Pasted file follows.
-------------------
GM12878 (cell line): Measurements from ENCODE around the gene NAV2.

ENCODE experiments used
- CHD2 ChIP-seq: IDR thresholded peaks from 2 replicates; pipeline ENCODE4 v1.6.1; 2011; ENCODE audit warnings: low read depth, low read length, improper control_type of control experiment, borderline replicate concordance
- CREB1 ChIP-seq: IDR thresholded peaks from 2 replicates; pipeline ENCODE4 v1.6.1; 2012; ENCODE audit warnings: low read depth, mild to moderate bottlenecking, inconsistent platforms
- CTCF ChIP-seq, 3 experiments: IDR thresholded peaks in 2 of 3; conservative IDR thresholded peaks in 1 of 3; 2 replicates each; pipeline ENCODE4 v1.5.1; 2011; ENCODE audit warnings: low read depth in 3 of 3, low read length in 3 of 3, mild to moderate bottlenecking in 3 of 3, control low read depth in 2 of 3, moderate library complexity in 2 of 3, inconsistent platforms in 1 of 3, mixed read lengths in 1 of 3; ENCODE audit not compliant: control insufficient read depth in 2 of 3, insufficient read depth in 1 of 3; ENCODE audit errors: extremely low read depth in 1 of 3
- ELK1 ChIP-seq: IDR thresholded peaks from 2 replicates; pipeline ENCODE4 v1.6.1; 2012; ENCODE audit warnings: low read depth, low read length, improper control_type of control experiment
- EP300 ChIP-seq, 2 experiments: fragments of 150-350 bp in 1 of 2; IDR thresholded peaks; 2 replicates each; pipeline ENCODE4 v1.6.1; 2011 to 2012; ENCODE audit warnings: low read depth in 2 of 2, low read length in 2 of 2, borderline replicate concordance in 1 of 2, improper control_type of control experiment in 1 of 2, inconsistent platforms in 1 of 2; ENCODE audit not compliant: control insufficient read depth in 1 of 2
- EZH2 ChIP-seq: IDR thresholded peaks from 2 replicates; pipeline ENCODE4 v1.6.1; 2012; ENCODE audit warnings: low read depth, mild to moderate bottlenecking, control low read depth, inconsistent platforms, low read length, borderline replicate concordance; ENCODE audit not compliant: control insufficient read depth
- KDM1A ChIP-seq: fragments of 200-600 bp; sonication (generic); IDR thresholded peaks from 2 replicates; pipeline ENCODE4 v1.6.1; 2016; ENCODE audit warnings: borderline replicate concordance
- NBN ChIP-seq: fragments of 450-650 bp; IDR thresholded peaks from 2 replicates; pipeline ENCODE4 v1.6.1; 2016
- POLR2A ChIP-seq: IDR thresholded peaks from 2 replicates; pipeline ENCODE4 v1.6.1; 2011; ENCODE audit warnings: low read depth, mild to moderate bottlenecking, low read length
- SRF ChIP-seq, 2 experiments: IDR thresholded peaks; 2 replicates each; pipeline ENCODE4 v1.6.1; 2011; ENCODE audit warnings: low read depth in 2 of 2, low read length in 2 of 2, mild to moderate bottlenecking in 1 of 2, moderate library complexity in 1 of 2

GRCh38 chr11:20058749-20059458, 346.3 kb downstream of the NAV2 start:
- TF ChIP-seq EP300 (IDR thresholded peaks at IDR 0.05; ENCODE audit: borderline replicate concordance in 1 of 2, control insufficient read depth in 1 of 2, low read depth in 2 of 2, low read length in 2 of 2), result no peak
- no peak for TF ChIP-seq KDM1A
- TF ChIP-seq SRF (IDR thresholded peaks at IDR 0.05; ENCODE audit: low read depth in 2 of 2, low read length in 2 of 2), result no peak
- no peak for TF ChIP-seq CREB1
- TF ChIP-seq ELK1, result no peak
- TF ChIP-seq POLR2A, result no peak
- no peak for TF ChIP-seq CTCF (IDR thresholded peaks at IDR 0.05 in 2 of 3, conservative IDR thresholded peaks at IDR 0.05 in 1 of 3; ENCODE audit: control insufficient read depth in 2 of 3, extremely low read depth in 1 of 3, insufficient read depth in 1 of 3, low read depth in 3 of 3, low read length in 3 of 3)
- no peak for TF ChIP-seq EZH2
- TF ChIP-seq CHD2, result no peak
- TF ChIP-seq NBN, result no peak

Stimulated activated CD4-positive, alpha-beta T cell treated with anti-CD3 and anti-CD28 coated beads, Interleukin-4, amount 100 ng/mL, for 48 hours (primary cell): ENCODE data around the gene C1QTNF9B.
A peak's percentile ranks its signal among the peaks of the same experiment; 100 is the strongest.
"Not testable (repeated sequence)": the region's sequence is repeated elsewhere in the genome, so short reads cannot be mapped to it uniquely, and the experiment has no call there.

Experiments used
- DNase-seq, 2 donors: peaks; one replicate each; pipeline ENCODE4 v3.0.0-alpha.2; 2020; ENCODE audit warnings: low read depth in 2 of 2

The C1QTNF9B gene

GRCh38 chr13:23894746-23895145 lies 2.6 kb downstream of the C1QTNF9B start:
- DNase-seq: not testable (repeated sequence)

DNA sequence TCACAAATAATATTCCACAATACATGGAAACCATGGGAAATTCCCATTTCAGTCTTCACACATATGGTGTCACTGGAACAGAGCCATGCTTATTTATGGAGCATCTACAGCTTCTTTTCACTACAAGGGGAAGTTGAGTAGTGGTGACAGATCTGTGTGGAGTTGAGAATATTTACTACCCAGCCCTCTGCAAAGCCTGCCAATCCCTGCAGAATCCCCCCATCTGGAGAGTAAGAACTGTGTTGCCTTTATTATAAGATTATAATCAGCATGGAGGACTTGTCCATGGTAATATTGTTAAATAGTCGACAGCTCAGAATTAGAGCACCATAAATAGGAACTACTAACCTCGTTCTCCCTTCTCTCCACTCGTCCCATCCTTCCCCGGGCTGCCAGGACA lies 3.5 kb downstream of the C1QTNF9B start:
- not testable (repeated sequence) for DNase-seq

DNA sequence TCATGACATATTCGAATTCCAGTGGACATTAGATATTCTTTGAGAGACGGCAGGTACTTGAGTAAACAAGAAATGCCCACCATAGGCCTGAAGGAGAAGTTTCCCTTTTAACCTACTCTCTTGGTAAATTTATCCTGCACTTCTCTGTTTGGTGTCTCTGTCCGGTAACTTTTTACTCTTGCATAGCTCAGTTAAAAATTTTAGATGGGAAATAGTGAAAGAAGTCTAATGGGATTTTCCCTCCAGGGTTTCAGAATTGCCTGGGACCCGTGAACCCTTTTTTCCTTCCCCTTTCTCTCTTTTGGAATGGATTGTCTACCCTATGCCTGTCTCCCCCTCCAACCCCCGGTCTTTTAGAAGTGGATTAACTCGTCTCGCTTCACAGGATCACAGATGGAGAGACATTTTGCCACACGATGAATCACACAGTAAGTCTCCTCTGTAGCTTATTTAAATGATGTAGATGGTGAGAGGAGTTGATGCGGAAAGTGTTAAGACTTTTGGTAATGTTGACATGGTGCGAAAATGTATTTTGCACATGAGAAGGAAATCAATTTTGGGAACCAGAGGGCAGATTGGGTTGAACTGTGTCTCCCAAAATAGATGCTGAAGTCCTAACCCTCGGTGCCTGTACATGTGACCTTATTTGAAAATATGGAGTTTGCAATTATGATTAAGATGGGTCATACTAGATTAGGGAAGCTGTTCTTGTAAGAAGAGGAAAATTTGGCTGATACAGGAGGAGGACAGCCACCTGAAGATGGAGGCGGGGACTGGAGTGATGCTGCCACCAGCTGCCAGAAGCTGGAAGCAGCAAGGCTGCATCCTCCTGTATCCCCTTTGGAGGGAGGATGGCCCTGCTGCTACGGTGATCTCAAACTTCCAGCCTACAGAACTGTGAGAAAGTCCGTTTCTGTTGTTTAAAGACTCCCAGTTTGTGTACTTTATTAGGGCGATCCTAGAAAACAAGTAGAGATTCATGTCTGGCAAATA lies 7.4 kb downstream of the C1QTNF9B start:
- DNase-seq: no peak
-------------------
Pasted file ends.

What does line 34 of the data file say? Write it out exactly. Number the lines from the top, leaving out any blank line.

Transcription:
DNA sequence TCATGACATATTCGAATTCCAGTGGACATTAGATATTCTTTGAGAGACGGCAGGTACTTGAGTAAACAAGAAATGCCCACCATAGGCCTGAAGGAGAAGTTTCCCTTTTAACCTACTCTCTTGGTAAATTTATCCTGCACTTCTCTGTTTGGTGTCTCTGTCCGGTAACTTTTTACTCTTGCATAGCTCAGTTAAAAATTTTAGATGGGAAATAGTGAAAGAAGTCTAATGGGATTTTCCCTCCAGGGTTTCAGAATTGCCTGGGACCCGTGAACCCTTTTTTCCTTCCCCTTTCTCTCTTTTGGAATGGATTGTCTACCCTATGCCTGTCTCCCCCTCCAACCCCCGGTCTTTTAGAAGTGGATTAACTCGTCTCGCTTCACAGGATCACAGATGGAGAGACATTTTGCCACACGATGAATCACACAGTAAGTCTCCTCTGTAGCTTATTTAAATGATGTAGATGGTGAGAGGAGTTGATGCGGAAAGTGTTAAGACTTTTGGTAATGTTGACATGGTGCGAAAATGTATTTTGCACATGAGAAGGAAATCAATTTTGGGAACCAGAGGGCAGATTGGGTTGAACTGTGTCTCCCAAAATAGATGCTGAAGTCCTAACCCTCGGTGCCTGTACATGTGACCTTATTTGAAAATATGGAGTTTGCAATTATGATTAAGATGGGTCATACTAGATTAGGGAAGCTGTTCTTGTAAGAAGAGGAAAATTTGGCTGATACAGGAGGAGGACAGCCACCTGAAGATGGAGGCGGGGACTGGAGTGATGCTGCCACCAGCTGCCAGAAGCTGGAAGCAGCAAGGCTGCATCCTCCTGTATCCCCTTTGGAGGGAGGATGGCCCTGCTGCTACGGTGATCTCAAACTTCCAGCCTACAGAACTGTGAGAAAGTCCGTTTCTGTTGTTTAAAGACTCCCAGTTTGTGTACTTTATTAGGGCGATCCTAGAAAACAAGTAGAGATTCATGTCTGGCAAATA lies 7.4 kb downstream of the C1QTNF9B start: